New construction is limited to 120 single-home or multiresidential units per year, only 30 of which can be built by the same individual or company, and gated communities are banned by city code. Las Vegas, Henderson and North Las Vegas have no such restrictions.

Even with the stringent cap on expansion, Boulder City hasn’t met the annual limit in more than 20 years, said community development director Brok Armantrout. That’s because of another unique restriction: While municipalities in the Las Vegas Valley rely on their city councils to determine public land sales to private owners, Boulder City residents vote on whether to approve any sale over 1 acre. Residents overwhelmingly voted that rule into their city charter in 1995.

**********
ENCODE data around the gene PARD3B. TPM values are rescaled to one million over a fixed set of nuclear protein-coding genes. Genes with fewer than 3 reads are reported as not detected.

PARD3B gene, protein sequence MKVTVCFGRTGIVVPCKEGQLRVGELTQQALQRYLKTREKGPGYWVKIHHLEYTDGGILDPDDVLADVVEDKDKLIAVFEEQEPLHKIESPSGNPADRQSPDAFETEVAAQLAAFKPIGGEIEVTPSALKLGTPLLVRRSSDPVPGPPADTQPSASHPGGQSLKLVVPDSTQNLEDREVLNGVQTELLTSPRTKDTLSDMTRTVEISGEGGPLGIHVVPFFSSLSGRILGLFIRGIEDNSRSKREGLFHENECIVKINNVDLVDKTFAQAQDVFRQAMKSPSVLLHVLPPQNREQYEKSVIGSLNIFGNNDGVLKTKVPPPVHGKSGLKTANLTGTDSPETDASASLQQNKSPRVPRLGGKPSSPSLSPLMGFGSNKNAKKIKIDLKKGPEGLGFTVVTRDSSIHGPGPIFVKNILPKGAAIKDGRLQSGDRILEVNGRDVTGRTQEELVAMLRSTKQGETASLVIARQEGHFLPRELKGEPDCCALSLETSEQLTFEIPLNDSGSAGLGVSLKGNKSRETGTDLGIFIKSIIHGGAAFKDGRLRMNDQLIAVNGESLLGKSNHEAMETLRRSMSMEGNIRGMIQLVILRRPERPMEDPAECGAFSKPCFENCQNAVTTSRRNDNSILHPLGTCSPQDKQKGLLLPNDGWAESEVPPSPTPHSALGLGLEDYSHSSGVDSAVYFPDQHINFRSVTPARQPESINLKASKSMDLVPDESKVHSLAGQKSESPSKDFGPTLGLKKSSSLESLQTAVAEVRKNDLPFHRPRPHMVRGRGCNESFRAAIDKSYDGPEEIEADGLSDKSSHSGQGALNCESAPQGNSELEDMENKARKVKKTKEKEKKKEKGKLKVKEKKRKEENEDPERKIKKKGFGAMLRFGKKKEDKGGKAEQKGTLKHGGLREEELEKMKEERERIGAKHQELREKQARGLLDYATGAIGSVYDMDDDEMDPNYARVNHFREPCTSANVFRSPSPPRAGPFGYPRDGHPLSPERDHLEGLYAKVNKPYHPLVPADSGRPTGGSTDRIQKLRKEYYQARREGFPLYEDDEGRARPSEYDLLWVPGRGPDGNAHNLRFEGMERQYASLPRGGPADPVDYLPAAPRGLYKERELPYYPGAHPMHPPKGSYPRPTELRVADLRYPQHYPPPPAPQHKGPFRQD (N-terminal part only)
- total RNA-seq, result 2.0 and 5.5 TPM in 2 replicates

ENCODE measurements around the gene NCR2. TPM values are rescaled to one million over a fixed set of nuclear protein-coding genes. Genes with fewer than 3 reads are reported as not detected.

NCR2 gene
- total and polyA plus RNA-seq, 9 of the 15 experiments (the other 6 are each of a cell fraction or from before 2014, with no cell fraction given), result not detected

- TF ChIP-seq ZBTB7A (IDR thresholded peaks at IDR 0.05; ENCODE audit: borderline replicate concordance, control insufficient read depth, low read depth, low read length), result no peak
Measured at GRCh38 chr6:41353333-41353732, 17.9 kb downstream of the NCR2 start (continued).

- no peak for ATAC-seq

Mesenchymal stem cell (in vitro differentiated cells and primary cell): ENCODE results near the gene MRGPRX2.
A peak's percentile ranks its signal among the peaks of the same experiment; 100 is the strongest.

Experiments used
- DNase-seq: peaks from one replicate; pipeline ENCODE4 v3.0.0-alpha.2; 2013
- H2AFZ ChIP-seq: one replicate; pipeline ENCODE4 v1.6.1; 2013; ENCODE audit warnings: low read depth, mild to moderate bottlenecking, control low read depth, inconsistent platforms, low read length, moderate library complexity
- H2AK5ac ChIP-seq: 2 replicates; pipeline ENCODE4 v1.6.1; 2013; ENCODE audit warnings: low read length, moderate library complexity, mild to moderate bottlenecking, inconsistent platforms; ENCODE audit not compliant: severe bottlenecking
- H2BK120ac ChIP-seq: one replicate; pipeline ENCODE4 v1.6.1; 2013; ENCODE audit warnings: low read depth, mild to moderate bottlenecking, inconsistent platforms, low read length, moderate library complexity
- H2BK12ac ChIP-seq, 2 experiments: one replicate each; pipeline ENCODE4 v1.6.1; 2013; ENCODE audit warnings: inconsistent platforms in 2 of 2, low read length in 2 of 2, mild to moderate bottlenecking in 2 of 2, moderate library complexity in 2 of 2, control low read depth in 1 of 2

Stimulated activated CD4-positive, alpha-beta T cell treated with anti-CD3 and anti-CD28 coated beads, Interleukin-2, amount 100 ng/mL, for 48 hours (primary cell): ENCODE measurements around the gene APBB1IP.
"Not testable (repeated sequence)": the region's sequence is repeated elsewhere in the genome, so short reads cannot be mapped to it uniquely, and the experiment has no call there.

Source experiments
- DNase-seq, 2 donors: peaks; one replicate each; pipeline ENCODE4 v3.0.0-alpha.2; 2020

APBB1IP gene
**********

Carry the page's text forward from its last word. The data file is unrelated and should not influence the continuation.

In 14 years in his role with Boulder City, Armantrout said he has seen only four instances of approval.

“Basically, the city owns all the land,” Armantrout said. “Those who own the few (open) parcels of land are perhaps saving to build their dream homes ‘one day.’ But that ‘one day’ for many of them hasn’t come yet.”

As a result of limited inventory, prices of generally smaller and older homes in ZIP code 89005 — which covers all of Boulder City — are comparable to or higher than what you find even in the priciest areas of the valley, according to 2016 public records and real estate agent Cokie Booth, who has lived in Boulder City for about 35 years.